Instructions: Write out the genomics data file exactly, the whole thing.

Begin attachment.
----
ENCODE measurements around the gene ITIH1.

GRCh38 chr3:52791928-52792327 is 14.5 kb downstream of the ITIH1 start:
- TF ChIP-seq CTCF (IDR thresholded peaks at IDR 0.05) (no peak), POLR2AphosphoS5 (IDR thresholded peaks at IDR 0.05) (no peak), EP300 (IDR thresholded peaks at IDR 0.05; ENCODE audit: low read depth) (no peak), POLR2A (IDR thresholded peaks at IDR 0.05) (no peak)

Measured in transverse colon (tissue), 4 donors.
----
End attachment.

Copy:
ENCODE measurements around the gene ITIH1.

GRCh38 chr3:52791928-52792327 is 14.5 kb downstream of the ITIH1 start:
- TF ChIP-seq CTCF (IDR thresholded peaks at IDR 0.05) (no peak), POLR2AphosphoS5 (IDR thresholded peaks at IDR 0.05) (no peak), EP300 (IDR thresholded peaks at IDR 0.05; ENCODE audit: low read depth) (no peak), POLR2A (IDR thresholded peaks at IDR 0.05) (no peak)

Measured in transverse colon (tissue), 4 donors.